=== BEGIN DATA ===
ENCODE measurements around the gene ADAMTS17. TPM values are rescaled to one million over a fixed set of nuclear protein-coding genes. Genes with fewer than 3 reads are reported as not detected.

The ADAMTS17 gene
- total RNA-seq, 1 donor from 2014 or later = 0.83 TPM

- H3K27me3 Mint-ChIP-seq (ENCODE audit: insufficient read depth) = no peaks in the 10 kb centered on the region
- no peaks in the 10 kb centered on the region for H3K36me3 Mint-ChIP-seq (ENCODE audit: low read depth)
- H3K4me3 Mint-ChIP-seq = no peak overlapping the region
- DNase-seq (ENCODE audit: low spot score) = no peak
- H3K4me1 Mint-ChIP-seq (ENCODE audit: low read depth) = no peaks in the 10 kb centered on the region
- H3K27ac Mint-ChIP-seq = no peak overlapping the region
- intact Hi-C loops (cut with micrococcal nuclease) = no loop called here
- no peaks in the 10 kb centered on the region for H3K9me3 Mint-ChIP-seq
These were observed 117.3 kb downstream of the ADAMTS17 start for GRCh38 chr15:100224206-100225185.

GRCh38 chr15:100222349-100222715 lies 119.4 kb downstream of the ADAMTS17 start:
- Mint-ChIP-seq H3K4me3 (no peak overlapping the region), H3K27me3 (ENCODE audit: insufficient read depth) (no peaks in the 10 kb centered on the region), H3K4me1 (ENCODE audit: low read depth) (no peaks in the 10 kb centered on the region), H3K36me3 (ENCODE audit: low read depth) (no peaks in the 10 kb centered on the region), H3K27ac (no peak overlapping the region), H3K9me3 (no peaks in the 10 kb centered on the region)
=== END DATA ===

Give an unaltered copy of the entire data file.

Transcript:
ENCODE measurements around the gene ADAMTS17. TPM values are rescaled to one million over a fixed set of nuclear protein-coding genes. Genes with fewer than 3 reads are reported as not detected.

The ADAMTS17 gene
- total RNA-seq, 1 donor from 2014 or later = 0.83 TPM

- H3K27me3 Mint-ChIP-seq (ENCODE audit: insufficient read depth) = no peaks in the 10 kb centered on the region
- no peaks in the 10 kb centered on the region for H3K36me3 Mint-ChIP-seq (ENCODE audit: low read depth)
- H3K4me3 Mint-ChIP-seq = no peak overlapping the region
- DNase-seq (ENCODE audit: low spot score) = no peak
- H3K4me1 Mint-ChIP-seq (ENCODE audit: low read depth) = no peaks in the 10 kb centered on the region
- H3K27ac Mint-ChIP-seq = no peak overlapping the region
- intact Hi-C loops (cut with micrococcal nuclease) = no loop called here
- no peaks in the 10 kb centered on the region for H3K9me3 Mint-ChIP-seq
These were observed 117.3 kb downstream of the ADAMTS17 start for GRCh38 chr15:100224206-100225185.

GRCh38 chr15:100222349-100222715 lies 119.4 kb downstream of the ADAMTS17 start:
- Mint-ChIP-seq H3K4me3 (no peak overlapping the region), H3K27me3 (ENCODE audit: insufficient read depth) (no peaks in the 10 kb centered on the region), H3K4me1 (ENCODE audit: low read depth) (no peaks in the 10 kb centered on the region), H3K36me3 (ENCODE audit: low read depth) (no peaks in the 10 kb centered on the region), H3K27ac (no peak overlapping the region), H3K9me3 (no peaks in the 10 kb centered on the region)